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Posted by John on Thursday, 14 May 2009, at 12:56 a.m., in response to Musings, posted by Dick Hosmer on Wednesday, 13 May 2009, at 11:46 p.m.
Dick- The "non-collector's" questions merely reflect a natural curiosity about their new found treasure, and a lack of understanding of the factors you pointed out.
Some new owners of trapdoors may have slight knowledge of M1903 or M1 Garand rifles, where the month is fairly easily discovered from the barrel markings (although often off by a few months or many years from the "actual") date of manufacture. Therefore they think maybe similar info is available for trapdoors.
While they are asking (basic) questions about the "hardware" what they really want to know (but don't know to ask about) is about history. Sorta like the old line about you don't sell the steak, you sell the sizzle.
In reality they may be more interested in when and where their arms were issued, or at least they typical campaigns or places where similar arms saw action, since hard data on specific numbers is so scarce and inaccessible.
Probably they are not very enthused about slotted vice slotless screws (regardless of their indication of original or tinkered condition) or similar trapdoor trivia at this stage of collecting.
Most of us probably started (longer ago than we might like to admit) with a collecting goal along the lines of getting a representative example of most major U.S. military arms. A "trapdoor" was simply that. While many collectors who achieved that goal lived happily ever after, some of us discovered we might actually want a carbine and cadet rifle in addition to a "rifle." Further descent into the fanatical ranks inspired us to seek not just examples of a carbine, cadet and rifle, but one of each of them in Model 1873, 1877, 1879, and 1884. Then we discovered that we "needed" some of the experimental limited production models as well.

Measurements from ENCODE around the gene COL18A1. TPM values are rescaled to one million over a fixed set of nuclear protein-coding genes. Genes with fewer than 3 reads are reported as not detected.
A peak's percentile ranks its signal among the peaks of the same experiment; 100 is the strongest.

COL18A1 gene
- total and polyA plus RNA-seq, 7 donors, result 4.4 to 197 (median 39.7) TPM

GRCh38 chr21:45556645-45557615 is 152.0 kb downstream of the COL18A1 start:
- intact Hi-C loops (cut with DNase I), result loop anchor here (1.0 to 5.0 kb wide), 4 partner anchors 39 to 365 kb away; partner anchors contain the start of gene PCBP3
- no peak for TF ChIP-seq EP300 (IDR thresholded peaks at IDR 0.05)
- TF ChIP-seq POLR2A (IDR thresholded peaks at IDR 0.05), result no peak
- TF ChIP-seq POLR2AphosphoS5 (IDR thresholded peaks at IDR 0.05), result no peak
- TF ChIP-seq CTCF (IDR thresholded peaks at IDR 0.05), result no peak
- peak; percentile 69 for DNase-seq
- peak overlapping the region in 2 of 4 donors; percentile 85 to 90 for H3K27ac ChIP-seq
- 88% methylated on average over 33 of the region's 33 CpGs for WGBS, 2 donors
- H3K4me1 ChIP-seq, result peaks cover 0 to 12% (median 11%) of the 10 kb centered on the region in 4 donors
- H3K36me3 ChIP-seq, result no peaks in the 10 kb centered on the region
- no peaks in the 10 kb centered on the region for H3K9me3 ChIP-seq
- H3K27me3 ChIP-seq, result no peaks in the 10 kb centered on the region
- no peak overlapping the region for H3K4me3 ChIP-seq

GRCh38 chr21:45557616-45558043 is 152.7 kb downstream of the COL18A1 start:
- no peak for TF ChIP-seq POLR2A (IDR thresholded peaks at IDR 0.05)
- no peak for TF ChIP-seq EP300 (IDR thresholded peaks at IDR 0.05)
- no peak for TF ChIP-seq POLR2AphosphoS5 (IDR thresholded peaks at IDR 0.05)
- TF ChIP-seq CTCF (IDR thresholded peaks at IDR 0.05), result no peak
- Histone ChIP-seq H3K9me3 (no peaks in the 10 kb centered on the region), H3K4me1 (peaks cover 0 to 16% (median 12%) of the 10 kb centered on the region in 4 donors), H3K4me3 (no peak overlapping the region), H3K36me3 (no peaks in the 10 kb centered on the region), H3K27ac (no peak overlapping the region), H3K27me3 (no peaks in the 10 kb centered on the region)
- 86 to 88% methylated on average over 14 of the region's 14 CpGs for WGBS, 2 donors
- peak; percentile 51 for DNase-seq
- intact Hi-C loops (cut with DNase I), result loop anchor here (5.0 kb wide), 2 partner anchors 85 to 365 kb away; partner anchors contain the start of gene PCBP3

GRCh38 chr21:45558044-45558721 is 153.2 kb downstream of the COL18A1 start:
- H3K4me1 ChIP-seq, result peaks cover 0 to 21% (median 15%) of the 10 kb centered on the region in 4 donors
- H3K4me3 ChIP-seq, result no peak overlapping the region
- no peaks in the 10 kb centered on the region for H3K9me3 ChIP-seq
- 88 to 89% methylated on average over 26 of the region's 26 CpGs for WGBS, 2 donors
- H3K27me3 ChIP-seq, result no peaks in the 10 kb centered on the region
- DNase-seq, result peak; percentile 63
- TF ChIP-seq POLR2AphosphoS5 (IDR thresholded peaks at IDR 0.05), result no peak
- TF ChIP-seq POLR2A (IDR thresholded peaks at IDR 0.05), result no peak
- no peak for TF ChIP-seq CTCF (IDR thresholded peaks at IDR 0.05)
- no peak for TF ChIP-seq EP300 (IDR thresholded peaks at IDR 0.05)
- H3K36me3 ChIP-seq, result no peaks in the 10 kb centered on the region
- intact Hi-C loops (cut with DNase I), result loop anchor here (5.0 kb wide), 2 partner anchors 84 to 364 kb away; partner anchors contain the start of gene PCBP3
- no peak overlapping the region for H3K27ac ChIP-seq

Dick's excellent book is a fount of accurate knowledge for collectors. Many collectors may also find John McAulay's Rifles of the U.S. Army more to their liking for the historical data, while using Dick's for technical matters. Of course, Al Frasca's monumental two volumes are indispensable for the seriously addicted, but probably intimidating and overwhelming to the "newbie" asking the sort of question that inspired Dick's posting.
Thus the incredible value of this forum, where the novice can seek help from the folks who hang around here. Hopefully our answers are keyed to the level of their questions, much like the difference between answers appropriate to a question from a very young child, one in high school, or a Ph.D. candidate.
Helping the beginner is vital to the promotion and perpetuation of our hobby. If someone expresses a glimmer of interest we need to encourage that in any way possible, as people are surrounded by anti-gun propaganda from all directions.
Anyway, that's my take on it.
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